Forecast Sheets in Excel: Overview

            You can insert forecast sheets in Excel into a workbook to predict future trends from existing time-based data. To create forecast sheets in Excel, you must have a series of date or time entries for the timeline. You must also have corresponding values for those time or date entries. From these existing date or time values, Excel can then project future trends and the associated values for future dates.

            Before you create forecast sheets in Excel, you should ensure your timeline’s values have consistent intervals between its data points. For example, you could have consistent daily, monthly, or yearly values for which to create a forecast. The timeline can have up to thirty percent of its data points missing or have duplicate time stamps on different values and still produce an accurate forecast. However, you may want to summarize and organize the data before creating forecast sheets in Excel to produce the most accurate forecast.

            To create the forecast sheet, either select both data series to forecast or click into a cell within one of the data series to forecast. Then click the “Data” tab in the Ribbon. Then click the “Forecast Sheet” button in the “Forecast” button group to open the “Create Forecast Worksheet” dialog box. Choose either the “Create a line chart” or the “Create a column chart” button in the upper-right corner of the dialog box. Doing this then displays the forecast as either a line chart or column chart. Below the chart, use the “Forecast End” drop-downs or spinner box to set the end date/time or ending value and set how far out to project the forecast.

Forecast Sheets in Excel - Instructions: A picture of the “Create Forecast Sheet” dialog box in Excel.

Forecast Sheets in Excel – Instructions: A picture of the “Create Forecast Sheet” dialog box in Excel.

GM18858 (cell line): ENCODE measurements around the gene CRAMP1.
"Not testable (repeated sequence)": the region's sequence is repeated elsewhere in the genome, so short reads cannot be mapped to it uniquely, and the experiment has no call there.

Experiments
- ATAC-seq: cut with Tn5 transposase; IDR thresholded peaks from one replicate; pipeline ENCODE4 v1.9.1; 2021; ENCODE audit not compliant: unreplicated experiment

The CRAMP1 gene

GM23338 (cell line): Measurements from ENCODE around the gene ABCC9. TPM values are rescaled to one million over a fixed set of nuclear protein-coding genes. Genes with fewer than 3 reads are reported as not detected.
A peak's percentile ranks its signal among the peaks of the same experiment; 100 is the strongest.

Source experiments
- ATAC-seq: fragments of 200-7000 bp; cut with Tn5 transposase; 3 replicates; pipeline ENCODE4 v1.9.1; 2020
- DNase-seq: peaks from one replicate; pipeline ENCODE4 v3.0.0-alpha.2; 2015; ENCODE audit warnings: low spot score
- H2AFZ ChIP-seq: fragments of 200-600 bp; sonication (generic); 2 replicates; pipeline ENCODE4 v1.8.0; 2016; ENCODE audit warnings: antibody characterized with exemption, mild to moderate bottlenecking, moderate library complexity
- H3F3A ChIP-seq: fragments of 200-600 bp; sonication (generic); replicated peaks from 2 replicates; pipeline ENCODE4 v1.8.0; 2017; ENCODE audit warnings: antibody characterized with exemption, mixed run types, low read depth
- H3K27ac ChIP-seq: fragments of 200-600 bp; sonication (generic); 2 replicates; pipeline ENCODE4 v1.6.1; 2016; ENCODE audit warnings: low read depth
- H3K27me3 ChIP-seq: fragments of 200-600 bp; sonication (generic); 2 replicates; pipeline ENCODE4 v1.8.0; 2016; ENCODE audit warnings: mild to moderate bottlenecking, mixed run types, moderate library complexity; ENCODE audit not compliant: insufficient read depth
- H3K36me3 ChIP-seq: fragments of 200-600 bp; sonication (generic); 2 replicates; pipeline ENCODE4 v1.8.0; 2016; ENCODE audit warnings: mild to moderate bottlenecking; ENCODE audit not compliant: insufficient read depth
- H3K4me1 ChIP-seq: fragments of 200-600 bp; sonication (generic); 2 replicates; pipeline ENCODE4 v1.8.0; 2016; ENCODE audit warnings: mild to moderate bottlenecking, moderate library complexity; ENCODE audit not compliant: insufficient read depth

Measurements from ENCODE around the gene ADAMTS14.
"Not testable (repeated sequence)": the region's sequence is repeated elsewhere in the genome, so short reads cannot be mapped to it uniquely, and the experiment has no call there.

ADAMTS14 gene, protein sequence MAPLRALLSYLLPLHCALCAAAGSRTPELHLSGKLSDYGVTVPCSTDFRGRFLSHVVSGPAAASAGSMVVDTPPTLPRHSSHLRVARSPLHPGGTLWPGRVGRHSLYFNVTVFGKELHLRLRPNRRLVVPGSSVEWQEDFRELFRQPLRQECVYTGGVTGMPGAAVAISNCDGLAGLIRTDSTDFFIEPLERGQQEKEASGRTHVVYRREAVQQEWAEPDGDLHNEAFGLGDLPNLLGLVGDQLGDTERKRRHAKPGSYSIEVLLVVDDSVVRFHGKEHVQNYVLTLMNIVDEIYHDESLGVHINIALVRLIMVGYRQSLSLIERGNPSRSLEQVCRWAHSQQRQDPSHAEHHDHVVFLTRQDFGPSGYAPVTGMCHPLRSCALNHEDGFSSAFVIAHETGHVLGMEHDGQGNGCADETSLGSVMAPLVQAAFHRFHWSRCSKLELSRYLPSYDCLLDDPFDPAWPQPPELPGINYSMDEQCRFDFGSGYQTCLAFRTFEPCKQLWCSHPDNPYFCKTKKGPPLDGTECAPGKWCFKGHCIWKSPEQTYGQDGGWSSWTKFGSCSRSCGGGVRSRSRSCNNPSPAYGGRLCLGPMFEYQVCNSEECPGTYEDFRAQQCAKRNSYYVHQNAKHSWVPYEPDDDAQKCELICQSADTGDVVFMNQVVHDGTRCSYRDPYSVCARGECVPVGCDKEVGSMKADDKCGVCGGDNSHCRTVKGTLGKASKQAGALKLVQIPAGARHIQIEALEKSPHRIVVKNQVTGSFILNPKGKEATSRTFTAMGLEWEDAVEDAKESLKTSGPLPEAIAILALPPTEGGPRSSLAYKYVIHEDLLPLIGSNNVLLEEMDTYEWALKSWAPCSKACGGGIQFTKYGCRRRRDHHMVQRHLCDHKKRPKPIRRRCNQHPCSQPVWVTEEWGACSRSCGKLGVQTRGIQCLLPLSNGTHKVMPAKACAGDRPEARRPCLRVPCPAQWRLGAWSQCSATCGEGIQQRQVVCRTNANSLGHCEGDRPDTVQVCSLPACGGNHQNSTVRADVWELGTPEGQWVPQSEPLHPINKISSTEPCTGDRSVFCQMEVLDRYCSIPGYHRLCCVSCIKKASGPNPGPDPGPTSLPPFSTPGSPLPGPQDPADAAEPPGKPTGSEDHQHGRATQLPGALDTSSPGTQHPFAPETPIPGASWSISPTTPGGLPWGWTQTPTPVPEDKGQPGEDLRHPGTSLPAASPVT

To set additional, advanced forecast options, click the “Options” arrow or link at the bottom of the dialog box to expand that section, if needed. You can select a different forecast start date by using the “Forecast Start” drop-downs or spinner box to set the start date/time or starting value for the forecast. If you pick a date before the end of the historical data, only data prior to the start date is used in the forecast. For seasonal data, Excel recommends starting the forecast before the last historical point.

            You can check or uncheck the “Confidence Interval” checkbox to show or hide the confidence interval in the forecast. If shown, the default confidence level of “95%” can be changed by using the adjacent spinner box. Alternatively, you can also type a new percentage to use into the box.

            To choose how to determine seasonal intervals, select a “Seasonality” option button. The default option is “Detect Automatically.” To manually set seasonality intervals, select the “Set Manually” option button. Then enter the seasonal value into the adjacent field. For example, in a yearly sales cycle where each data point plotted represents one month, “12” is the seasonality value. When manually setting seasonality, avoid using a value less than “2” to prevent the forecast from reverting to a linear trend.

            In the “Timeline Range” field, the range of timeline values appears. These are the time values that correspond to the data values in the “Values Range” field. The “Values Range” field contains the data values for the timeline values.

Forecast Sheets in Excel - Instructions: A picture of a forecast sheet created in Excel.

Forecast Sheets in Excel – Instructions: A picture of a forecast sheet created in Excel.

            You can use the “Fill Missing Points Using” drop-down to select “Zeros” to fill-in missing data points with zeros. The default value of “Interpolation” uses the weighted average of neighboring points to fill-in the value of missing points.

            If your data series contains multiple values with the same date/time stamp, Excel averages the values with the same date/time stamp. To use a different function, like “MEDIAN,” select the function to use from the “Aggregate Duplicates Using” drop-down.

            To include forecast statistics on a new sheet, then check the “Include forecast statistics” checkbox. This includes a table of statistics generated by the FORECAST.ETS.STAT function. It includes measures, like the smoothing coefficients and error metrics.